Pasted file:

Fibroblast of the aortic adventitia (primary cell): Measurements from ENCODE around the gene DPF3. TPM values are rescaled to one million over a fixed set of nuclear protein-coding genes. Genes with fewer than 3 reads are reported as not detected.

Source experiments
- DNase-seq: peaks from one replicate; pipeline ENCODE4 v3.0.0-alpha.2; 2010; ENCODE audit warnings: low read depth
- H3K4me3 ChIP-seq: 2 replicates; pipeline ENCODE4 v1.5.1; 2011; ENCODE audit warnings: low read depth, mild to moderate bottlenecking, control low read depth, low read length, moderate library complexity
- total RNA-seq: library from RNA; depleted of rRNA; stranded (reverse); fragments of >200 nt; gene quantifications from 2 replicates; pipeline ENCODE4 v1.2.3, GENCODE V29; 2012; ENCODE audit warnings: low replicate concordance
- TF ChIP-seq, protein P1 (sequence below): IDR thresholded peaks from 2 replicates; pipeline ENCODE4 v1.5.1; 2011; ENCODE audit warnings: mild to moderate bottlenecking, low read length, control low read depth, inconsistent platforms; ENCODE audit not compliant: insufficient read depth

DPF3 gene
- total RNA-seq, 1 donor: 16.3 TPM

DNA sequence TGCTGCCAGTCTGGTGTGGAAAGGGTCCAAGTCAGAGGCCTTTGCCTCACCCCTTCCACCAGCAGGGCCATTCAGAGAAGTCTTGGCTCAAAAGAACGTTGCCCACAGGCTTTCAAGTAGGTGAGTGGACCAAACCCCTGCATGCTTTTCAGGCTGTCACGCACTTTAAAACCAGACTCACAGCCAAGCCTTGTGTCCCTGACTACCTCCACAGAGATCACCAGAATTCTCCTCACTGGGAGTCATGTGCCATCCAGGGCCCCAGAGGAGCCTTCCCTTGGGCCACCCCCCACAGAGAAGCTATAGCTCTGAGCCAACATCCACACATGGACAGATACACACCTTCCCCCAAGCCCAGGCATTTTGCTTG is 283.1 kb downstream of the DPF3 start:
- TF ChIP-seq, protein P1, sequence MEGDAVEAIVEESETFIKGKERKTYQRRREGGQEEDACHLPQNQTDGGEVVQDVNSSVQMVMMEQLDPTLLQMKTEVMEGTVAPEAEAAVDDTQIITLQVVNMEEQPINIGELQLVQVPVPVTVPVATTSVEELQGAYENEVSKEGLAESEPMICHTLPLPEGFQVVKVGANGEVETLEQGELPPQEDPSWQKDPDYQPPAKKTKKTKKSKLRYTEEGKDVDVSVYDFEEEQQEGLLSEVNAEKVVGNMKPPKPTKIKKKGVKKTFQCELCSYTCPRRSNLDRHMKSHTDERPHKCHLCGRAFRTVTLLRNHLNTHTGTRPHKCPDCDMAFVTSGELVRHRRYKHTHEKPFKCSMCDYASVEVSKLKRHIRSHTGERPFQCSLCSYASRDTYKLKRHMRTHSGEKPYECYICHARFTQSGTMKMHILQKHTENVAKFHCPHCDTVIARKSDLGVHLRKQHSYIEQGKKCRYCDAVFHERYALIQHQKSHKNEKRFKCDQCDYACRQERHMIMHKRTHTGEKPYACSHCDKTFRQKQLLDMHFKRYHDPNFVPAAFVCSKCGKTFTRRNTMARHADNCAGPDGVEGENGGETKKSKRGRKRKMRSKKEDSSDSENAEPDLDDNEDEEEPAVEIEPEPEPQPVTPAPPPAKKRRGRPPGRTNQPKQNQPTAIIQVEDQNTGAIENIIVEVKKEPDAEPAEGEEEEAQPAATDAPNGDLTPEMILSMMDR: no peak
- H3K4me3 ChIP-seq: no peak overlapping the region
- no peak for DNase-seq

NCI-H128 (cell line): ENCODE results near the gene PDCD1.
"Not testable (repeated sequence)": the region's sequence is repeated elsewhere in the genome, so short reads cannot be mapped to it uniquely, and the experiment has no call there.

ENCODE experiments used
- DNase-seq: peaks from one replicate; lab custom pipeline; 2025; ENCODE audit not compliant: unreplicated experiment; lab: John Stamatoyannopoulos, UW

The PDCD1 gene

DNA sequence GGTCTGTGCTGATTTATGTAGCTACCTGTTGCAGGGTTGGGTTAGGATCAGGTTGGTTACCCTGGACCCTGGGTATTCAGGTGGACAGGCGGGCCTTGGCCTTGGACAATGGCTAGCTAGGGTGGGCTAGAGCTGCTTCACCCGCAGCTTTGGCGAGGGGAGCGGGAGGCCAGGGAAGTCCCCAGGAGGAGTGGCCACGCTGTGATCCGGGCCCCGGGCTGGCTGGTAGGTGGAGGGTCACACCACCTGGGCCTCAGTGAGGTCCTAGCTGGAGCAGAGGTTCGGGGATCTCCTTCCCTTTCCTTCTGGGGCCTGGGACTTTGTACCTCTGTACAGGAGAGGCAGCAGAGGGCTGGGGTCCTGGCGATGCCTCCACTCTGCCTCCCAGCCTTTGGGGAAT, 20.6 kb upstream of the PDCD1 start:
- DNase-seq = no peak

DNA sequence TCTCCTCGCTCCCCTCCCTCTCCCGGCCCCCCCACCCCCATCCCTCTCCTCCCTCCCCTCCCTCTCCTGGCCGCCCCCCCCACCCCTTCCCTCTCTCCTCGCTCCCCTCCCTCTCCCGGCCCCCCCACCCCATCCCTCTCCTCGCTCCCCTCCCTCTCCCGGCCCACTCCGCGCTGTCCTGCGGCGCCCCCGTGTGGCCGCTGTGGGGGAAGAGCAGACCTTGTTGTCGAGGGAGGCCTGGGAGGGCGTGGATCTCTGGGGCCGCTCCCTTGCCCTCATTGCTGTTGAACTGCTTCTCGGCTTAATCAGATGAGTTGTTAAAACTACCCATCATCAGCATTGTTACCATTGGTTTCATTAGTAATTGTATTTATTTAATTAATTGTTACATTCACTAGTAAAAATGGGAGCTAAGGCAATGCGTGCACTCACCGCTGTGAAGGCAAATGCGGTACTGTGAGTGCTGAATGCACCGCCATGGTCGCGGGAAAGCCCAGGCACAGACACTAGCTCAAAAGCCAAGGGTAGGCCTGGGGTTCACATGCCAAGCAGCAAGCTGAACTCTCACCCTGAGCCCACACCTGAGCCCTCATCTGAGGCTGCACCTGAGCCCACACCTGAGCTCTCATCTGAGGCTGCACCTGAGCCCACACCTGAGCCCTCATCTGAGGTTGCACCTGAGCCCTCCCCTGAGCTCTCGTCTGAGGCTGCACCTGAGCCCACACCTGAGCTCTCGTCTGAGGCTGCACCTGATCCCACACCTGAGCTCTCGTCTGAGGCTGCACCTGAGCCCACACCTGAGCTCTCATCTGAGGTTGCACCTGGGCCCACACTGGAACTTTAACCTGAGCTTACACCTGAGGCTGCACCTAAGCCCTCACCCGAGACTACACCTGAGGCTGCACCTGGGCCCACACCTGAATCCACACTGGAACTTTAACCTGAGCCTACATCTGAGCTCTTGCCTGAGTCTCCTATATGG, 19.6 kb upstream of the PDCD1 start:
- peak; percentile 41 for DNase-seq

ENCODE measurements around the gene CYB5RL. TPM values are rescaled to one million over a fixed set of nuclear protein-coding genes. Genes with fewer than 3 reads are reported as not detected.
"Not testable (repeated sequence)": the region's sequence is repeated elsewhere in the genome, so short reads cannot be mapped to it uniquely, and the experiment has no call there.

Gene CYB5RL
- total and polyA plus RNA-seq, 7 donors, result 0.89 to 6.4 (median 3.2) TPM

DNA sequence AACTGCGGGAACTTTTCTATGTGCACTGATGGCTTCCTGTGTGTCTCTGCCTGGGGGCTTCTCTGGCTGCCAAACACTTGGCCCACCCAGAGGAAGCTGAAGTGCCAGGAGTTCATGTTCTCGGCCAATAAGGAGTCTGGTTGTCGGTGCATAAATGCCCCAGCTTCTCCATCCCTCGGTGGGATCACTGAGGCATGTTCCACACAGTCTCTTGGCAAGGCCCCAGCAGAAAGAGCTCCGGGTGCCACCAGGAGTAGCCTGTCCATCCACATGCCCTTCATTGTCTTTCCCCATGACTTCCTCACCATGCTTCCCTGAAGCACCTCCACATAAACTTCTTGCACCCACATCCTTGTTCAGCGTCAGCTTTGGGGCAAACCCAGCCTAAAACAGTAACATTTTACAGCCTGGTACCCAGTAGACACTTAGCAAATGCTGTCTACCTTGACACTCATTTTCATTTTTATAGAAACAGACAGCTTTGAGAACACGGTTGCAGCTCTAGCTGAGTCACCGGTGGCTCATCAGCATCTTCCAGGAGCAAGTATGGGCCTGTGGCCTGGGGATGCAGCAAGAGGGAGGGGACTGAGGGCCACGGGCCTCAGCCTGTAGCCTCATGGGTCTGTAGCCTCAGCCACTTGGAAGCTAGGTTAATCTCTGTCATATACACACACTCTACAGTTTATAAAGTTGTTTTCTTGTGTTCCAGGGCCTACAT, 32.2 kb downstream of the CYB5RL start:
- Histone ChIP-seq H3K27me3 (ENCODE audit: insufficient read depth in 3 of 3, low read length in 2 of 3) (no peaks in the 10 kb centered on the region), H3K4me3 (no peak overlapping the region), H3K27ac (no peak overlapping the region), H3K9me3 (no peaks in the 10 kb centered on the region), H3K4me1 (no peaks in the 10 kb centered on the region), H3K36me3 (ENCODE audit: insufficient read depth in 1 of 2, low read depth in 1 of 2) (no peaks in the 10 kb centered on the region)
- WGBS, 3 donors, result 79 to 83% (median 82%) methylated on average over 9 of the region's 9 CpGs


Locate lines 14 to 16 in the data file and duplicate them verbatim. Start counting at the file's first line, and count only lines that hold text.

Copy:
"Not testable (repeated sequence)": the region's sequence is repeated elsewhere in the genome, so short reads cannot be mapped to it uniquely, and the experiment has no call there.

ENCODE experiments used
- DNase-seq: peaks from one replicate; lab custom pipeline; 2025; ENCODE audit not compliant: unreplicated experiment; lab: John Stamatoyannopoulos, UW